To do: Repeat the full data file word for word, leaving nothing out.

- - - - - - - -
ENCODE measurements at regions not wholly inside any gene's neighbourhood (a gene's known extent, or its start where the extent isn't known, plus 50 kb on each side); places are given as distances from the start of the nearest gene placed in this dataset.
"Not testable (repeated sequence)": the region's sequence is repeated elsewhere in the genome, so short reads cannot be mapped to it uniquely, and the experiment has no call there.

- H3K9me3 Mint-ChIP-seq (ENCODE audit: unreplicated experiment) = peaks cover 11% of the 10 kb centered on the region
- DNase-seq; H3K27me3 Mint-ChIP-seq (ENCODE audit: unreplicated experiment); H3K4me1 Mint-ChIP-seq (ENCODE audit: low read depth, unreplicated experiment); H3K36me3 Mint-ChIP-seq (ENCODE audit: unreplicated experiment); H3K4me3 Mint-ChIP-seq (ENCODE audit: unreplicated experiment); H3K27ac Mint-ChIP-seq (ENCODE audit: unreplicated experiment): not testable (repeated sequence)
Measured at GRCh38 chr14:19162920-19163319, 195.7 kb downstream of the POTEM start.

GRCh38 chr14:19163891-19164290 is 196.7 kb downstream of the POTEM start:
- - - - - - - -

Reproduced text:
ENCODE measurements at regions not wholly inside any gene's neighbourhood (a gene's known extent, or its start where the extent isn't known, plus 50 kb on each side); places are given as distances from the start of the nearest gene placed in this dataset.
"Not testable (repeated sequence)": the region's sequence is repeated elsewhere in the genome, so short reads cannot be mapped to it uniquely, and the experiment has no call there.

- H3K9me3 Mint-ChIP-seq (ENCODE audit: unreplicated experiment) = peaks cover 11% of the 10 kb centered on the region
- DNase-seq; H3K27me3 Mint-ChIP-seq (ENCODE audit: unreplicated experiment); H3K4me1 Mint-ChIP-seq (ENCODE audit: low read depth, unreplicated experiment); H3K36me3 Mint-ChIP-seq (ENCODE audit: unreplicated experiment); H3K4me3 Mint-ChIP-seq (ENCODE audit: unreplicated experiment); H3K27ac Mint-ChIP-seq (ENCODE audit: unreplicated experiment): not testable (repeated sequence)
Measured at GRCh38 chr14:19162920-19163319, 195.7 kb downstream of the POTEM start.

GRCh38 chr14:19163891-19164290 is 196.7 kb downstream of the POTEM start: